The Turkish lira traded around 4.37 at the end of the New York session, a hair’s breadth below its intraday low last week and a lowest-ever daily close. The Turkish central bank should raise interest rates drastically – market chatter mentions a 2% hike – but as the collapsing Argentine peso showed last week, even a drastic increase in interest rates won’t necessarily help.

Turkey is in a trap: Most of its corporate debt is denominated in foreign currencies (roughly equally split between dollar and euro), so the cost of debt service rises as the lira depreciates. A conventional solution would let the lira find its own value; the currency certainly seems overvalued, which is to say that the actual price level has risen much faster than the official inflation data indicated. The trouble is that a free-fall in the currency would lead to a wave of corporate bankruptcies, and corporate bankruptcies would reduce the credit quality of Turkish banks – the same banks that have borrowed a net US$60 billion on the short-term interbank market.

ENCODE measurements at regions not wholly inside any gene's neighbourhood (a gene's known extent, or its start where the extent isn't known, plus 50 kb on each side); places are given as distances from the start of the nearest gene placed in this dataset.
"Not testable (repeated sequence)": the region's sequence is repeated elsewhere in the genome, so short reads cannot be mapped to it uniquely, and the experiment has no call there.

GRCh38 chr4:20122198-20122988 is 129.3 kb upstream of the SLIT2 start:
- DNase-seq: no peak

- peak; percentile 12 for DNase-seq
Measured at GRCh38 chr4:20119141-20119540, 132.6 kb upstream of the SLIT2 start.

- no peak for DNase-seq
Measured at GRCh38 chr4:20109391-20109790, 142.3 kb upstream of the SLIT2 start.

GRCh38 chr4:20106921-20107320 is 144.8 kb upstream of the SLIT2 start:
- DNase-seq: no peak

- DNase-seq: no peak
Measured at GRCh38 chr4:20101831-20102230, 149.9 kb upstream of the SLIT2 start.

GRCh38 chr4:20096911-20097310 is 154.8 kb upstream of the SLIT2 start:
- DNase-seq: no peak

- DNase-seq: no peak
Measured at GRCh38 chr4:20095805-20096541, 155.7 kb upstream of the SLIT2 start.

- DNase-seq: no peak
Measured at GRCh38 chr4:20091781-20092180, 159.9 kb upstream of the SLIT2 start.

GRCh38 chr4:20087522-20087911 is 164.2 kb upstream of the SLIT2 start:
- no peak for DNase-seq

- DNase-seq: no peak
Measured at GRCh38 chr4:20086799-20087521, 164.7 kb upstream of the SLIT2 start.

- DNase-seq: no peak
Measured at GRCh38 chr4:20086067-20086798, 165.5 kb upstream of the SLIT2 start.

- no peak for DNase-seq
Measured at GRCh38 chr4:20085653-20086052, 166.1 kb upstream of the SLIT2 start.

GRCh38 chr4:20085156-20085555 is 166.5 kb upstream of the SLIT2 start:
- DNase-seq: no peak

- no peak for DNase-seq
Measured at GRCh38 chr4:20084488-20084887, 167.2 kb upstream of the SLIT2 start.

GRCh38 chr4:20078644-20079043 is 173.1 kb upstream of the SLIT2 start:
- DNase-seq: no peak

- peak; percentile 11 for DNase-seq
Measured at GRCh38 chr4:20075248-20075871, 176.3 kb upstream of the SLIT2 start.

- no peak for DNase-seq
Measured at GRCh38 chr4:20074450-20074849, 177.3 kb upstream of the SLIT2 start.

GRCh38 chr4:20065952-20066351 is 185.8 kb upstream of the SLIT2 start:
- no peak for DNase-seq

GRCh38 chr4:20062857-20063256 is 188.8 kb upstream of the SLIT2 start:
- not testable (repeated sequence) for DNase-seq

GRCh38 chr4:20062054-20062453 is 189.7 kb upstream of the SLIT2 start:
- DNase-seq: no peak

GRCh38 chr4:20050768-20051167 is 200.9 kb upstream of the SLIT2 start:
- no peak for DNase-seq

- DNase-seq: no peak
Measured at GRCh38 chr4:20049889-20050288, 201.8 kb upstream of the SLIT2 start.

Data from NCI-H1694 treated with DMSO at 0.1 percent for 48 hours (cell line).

If Turkish banks can’t roll over their interbank positions, Turkey’s foreign exchange reserves of US$83 billion (as of March 31) would be gone in a heartbeat, and the country would have to throw itself upon the mercy of the International Monetary Fund. The likelihood is that further lira depreciation will lead to a severe recession after the credit-fueled boom of 2017.

Asia Unhedged is still a seller of Turkish lira. Turkish stocks have lost 26% of their value on the Istanbul 100 Index since the September 7 peak, and are trading at a forward P/E of just 6.43 – but we advise against trying to catch the falling knife.

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